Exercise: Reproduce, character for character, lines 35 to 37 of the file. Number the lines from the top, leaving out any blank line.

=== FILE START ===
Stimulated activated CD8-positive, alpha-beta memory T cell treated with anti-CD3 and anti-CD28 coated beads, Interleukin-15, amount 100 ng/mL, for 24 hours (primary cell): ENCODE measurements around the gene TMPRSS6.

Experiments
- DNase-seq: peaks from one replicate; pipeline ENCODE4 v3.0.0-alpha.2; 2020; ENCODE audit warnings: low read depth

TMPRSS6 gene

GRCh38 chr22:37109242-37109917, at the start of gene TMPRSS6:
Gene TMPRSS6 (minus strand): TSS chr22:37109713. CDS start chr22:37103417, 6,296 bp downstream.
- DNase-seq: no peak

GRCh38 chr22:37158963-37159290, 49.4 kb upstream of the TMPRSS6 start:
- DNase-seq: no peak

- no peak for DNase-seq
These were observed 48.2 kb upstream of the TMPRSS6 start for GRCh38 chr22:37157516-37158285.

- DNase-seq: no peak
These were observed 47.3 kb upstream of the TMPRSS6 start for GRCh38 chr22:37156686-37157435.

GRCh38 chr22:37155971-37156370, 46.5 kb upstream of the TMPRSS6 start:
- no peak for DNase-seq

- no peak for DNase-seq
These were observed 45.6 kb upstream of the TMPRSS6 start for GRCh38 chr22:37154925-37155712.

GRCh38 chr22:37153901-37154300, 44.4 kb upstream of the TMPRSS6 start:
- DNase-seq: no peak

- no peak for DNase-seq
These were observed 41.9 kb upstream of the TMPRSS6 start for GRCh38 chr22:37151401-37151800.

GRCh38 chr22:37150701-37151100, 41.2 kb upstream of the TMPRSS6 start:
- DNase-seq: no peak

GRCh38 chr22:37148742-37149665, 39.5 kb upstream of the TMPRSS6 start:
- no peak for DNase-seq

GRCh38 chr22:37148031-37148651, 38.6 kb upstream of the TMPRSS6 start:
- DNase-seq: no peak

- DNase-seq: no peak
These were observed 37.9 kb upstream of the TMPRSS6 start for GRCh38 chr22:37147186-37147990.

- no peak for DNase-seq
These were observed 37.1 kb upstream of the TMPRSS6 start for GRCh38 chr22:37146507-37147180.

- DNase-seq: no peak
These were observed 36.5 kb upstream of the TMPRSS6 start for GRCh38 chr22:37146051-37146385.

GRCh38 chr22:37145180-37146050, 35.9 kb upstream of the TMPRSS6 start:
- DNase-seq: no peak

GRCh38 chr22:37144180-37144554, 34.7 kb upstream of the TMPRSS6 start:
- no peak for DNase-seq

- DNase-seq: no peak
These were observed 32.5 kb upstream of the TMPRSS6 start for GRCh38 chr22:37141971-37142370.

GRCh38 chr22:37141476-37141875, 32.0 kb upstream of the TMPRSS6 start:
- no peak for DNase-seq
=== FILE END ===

- DNase-seq: no peak

GRCh38 chr22:37144180-37144554, 34.7 kb upstream of the TMPRSS6 start:
- no peak for DNase-seq